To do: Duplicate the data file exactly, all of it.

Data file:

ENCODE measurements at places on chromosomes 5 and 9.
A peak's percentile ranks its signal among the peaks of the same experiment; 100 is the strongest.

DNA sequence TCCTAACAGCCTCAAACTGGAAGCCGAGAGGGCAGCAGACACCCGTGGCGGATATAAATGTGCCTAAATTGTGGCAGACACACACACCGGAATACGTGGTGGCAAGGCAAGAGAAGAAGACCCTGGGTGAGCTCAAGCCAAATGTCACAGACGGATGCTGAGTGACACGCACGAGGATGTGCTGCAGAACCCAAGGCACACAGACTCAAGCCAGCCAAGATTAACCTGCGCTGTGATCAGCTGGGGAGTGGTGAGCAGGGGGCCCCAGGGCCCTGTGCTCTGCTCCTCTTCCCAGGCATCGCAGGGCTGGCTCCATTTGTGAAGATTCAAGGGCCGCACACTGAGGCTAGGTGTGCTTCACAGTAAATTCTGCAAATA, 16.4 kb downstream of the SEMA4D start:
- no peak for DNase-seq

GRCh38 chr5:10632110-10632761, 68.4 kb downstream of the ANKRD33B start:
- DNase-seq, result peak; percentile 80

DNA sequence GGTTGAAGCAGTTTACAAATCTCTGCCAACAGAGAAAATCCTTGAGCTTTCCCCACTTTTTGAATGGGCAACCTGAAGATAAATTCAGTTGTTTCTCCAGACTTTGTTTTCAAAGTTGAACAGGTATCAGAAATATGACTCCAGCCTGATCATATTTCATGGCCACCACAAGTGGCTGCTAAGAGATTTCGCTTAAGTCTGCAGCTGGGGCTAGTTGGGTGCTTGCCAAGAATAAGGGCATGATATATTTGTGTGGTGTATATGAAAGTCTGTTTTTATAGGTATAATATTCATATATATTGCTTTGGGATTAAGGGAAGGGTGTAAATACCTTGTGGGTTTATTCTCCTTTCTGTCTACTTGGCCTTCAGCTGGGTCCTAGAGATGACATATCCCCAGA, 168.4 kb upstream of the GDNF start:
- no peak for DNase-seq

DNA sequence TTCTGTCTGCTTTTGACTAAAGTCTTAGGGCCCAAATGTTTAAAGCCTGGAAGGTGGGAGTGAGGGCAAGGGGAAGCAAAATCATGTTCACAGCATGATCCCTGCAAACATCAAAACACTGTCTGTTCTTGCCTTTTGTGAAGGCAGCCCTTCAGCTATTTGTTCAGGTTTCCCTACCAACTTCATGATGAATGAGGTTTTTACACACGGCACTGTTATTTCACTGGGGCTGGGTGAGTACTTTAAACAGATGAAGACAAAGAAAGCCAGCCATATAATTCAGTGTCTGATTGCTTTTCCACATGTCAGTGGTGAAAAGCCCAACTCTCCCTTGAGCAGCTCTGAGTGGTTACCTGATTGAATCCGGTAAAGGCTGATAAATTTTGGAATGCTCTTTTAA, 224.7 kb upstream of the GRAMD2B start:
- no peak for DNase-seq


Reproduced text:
ENCODE measurements at places on chromosomes 5 and 9.
A peak's percentile ranks its signal among the peaks of the same experiment; 100 is the strongest.

DNA sequence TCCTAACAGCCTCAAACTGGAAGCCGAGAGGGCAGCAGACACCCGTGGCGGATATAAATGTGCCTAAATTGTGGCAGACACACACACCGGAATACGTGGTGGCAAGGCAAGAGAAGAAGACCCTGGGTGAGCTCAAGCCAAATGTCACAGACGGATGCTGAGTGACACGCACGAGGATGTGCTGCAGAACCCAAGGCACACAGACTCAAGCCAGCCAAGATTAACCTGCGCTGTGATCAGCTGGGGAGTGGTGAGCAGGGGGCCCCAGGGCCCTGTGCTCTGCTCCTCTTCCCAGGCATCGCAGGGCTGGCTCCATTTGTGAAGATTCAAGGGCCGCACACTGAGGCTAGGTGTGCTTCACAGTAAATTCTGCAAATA, 16.4 kb downstream of the SEMA4D start:
- no peak for DNase-seq

GRCh38 chr5:10632110-10632761, 68.4 kb downstream of the ANKRD33B start:
- DNase-seq, result peak; percentile 80

DNA sequence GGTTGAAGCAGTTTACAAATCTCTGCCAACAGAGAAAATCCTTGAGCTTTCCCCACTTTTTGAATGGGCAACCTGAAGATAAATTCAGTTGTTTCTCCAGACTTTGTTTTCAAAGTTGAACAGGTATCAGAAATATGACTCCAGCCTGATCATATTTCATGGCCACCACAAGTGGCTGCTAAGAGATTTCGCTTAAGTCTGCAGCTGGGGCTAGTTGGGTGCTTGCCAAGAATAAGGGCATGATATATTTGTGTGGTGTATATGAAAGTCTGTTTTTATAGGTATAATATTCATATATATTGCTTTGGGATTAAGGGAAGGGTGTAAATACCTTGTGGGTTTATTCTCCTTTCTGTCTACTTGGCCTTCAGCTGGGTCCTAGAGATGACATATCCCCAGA, 168.4 kb upstream of the GDNF start:
- no peak for DNase-seq

DNA sequence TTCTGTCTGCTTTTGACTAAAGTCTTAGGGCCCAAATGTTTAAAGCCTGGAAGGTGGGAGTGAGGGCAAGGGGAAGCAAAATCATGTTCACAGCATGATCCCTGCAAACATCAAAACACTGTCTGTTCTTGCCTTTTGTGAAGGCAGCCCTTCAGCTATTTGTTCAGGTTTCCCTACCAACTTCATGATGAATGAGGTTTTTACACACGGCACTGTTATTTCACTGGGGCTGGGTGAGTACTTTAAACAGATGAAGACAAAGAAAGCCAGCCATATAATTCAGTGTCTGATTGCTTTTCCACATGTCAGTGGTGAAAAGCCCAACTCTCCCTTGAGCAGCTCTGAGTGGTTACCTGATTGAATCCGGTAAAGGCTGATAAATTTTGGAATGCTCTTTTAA, 224.7 kb upstream of the GRAMD2B start:
- no peak for DNase-seq